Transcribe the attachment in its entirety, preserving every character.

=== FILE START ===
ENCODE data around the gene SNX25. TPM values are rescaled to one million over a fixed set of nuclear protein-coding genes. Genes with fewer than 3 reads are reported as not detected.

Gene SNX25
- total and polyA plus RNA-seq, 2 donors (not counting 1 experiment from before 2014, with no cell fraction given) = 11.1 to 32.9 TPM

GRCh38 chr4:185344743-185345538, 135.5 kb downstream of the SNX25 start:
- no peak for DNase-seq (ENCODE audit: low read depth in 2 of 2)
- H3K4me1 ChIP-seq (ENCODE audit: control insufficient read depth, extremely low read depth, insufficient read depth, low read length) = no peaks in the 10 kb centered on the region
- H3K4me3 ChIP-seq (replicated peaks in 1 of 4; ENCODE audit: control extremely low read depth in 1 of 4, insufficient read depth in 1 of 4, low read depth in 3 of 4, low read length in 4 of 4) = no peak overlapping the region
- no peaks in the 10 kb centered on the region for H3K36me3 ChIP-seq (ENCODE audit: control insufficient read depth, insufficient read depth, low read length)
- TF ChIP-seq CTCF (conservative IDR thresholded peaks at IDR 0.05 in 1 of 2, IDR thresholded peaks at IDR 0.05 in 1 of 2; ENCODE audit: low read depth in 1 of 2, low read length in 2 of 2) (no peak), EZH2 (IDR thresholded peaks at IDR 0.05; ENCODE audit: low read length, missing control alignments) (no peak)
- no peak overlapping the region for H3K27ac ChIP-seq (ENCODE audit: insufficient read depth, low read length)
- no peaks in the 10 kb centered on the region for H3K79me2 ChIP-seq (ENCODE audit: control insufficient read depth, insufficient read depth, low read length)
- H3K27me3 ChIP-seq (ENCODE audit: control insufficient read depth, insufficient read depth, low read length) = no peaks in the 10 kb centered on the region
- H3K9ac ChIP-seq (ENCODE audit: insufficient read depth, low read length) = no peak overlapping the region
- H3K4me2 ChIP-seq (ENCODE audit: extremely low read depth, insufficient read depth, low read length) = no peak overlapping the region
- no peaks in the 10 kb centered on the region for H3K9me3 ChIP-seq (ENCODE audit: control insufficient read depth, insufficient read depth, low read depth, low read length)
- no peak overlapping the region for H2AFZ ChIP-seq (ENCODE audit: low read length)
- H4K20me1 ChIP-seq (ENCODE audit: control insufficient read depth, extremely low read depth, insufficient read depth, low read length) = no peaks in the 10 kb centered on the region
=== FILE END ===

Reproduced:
ENCODE data around the gene SNX25. TPM values are rescaled to one million over a fixed set of nuclear protein-coding genes. Genes with fewer than 3 reads are reported as not detected.

Gene SNX25
- total and polyA plus RNA-seq, 2 donors (not counting 1 experiment from before 2014, with no cell fraction given) = 11.1 to 32.9 TPM

GRCh38 chr4:185344743-185345538, 135.5 kb downstream of the SNX25 start:
- no peak for DNase-seq (ENCODE audit: low read depth in 2 of 2)
- H3K4me1 ChIP-seq (ENCODE audit: control insufficient read depth, extremely low read depth, insufficient read depth, low read length) = no peaks in the 10 kb centered on the region
- H3K4me3 ChIP-seq (replicated peaks in 1 of 4; ENCODE audit: control extremely low read depth in 1 of 4, insufficient read depth in 1 of 4, low read depth in 3 of 4, low read length in 4 of 4) = no peak overlapping the region
- no peaks in the 10 kb centered on the region for H3K36me3 ChIP-seq (ENCODE audit: control insufficient read depth, insufficient read depth, low read length)
- TF ChIP-seq CTCF (conservative IDR thresholded peaks at IDR 0.05 in 1 of 2, IDR thresholded peaks at IDR 0.05 in 1 of 2; ENCODE audit: low read depth in 1 of 2, low read length in 2 of 2) (no peak), EZH2 (IDR thresholded peaks at IDR 0.05; ENCODE audit: low read length, missing control alignments) (no peak)
- no peak overlapping the region for H3K27ac ChIP-seq (ENCODE audit: insufficient read depth, low read length)
- no peaks in the 10 kb centered on the region for H3K79me2 ChIP-seq (ENCODE audit: control insufficient read depth, insufficient read depth, low read length)
- H3K27me3 ChIP-seq (ENCODE audit: control insufficient read depth, insufficient read depth, low read length) = no peaks in the 10 kb centered on the region
- H3K9ac ChIP-seq (ENCODE audit: insufficient read depth, low read length) = no peak overlapping the region
- H3K4me2 ChIP-seq (ENCODE audit: extremely low read depth, insufficient read depth, low read length) = no peak overlapping the region
- no peaks in the 10 kb centered on the region for H3K9me3 ChIP-seq (ENCODE audit: control insufficient read depth, insufficient read depth, low read depth, low read length)
- no peak overlapping the region for H2AFZ ChIP-seq (ENCODE audit: low read length)
- H4K20me1 ChIP-seq (ENCODE audit: control insufficient read depth, extremely low read depth, insufficient read depth, low read length) = no peaks in the 10 kb centered on the region